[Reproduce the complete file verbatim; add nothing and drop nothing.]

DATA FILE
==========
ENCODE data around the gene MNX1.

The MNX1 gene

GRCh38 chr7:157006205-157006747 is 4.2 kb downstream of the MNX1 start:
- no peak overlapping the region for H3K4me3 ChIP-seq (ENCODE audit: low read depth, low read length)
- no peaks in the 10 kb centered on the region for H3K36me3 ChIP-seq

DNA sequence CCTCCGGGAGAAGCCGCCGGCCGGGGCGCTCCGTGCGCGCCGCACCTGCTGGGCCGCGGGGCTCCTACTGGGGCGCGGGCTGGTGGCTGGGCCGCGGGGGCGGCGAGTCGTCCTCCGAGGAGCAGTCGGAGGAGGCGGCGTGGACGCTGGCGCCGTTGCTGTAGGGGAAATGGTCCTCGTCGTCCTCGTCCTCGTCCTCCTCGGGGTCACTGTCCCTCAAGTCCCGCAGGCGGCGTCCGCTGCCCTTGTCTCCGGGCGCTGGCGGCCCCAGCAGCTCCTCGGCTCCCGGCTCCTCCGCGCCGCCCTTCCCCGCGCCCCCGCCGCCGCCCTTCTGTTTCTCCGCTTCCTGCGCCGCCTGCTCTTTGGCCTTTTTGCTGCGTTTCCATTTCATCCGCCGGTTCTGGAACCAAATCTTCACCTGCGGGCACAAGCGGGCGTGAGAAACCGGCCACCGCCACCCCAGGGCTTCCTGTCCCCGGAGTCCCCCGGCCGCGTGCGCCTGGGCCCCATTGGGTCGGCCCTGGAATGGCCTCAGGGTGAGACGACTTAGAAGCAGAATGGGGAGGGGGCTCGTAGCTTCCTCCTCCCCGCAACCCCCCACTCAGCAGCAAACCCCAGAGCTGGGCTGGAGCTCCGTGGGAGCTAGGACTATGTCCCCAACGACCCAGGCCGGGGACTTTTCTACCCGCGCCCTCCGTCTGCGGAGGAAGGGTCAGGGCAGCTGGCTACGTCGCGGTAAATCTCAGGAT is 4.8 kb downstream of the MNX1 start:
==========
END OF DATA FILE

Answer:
ENCODE data around the gene MNX1.

The MNX1 gene

GRCh38 chr7:157006205-157006747 is 4.2 kb downstream of the MNX1 start:
- no peak overlapping the region for H3K4me3 ChIP-seq (ENCODE audit: low read depth, low read length)
- no peaks in the 10 kb centered on the region for H3K36me3 ChIP-seq

DNA sequence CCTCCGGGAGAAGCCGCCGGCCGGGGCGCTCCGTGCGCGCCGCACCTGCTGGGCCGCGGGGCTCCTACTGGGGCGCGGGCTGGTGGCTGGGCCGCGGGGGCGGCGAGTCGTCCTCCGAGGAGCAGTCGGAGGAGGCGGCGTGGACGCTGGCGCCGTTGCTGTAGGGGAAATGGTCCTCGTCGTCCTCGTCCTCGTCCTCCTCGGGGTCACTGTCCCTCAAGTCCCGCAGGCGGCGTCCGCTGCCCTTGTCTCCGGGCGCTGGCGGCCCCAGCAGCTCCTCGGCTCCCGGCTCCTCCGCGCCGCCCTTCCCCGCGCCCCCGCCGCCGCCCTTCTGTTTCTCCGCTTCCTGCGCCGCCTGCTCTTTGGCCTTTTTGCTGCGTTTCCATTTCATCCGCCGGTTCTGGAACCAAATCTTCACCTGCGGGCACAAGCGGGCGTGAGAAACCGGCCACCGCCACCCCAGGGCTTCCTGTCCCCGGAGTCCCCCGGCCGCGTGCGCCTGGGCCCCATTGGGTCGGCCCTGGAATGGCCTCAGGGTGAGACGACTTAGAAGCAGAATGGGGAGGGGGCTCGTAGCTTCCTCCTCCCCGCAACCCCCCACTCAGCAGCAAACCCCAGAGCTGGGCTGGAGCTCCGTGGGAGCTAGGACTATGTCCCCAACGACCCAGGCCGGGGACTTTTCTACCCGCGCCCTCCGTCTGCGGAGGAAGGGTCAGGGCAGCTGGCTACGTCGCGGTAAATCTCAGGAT is 4.8 kb downstream of the MNX1 start: